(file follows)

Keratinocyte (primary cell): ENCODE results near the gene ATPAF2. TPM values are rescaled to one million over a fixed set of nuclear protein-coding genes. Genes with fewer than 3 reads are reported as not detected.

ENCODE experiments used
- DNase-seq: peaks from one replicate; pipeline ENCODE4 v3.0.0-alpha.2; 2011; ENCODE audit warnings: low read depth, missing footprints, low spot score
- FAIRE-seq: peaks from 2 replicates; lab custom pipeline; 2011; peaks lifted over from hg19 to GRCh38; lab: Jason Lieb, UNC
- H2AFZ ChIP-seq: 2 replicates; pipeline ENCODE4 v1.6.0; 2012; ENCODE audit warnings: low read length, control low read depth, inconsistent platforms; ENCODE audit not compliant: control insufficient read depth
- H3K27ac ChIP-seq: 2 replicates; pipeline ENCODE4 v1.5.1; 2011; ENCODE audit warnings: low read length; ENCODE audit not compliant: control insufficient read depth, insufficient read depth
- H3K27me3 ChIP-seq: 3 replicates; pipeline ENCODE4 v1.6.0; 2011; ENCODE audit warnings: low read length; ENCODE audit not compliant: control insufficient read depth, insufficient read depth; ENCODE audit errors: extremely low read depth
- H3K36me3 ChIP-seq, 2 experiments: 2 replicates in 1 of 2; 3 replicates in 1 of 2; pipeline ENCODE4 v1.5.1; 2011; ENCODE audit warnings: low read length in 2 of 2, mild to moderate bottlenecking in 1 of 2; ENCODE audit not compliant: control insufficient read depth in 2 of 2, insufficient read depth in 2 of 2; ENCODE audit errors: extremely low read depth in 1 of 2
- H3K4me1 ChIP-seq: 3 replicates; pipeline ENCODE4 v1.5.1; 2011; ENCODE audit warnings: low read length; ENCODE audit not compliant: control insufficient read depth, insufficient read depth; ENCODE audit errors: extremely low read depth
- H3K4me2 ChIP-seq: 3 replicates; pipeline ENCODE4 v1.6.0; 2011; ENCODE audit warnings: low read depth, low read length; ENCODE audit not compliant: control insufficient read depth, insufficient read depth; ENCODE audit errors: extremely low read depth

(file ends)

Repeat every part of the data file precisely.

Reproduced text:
Keratinocyte (primary cell): ENCODE results near the gene ATPAF2. TPM values are rescaled to one million over a fixed set of nuclear protein-coding genes. Genes with fewer than 3 reads are reported as not detected.

ENCODE experiments used
- DNase-seq: peaks from one replicate; pipeline ENCODE4 v3.0.0-alpha.2; 2011; ENCODE audit warnings: low read depth, missing footprints, low spot score
- FAIRE-seq: peaks from 2 replicates; lab custom pipeline; 2011; peaks lifted over from hg19 to GRCh38; lab: Jason Lieb, UNC
- H2AFZ ChIP-seq: 2 replicates; pipeline ENCODE4 v1.6.0; 2012; ENCODE audit warnings: low read length, control low read depth, inconsistent platforms; ENCODE audit not compliant: control insufficient read depth
- H3K27ac ChIP-seq: 2 replicates; pipeline ENCODE4 v1.5.1; 2011; ENCODE audit warnings: low read length; ENCODE audit not compliant: control insufficient read depth, insufficient read depth
- H3K27me3 ChIP-seq: 3 replicates; pipeline ENCODE4 v1.6.0; 2011; ENCODE audit warnings: low read length; ENCODE audit not compliant: control insufficient read depth, insufficient read depth; ENCODE audit errors: extremely low read depth
- H3K36me3 ChIP-seq, 2 experiments: 2 replicates in 1 of 2; 3 replicates in 1 of 2; pipeline ENCODE4 v1.5.1; 2011; ENCODE audit warnings: low read length in 2 of 2, mild to moderate bottlenecking in 1 of 2; ENCODE audit not compliant: control insufficient read depth in 2 of 2, insufficient read depth in 2 of 2; ENCODE audit errors: extremely low read depth in 1 of 2
- H3K4me1 ChIP-seq: 3 replicates; pipeline ENCODE4 v1.5.1; 2011; ENCODE audit warnings: low read length; ENCODE audit not compliant: control insufficient read depth, insufficient read depth; ENCODE audit errors: extremely low read depth
- H3K4me2 ChIP-seq: 3 replicates; pipeline ENCODE4 v1.6.0; 2011; ENCODE audit warnings: low read depth, low read length; ENCODE audit not compliant: control insufficient read depth, insufficient read depth; ENCODE audit errors: extremely low read depth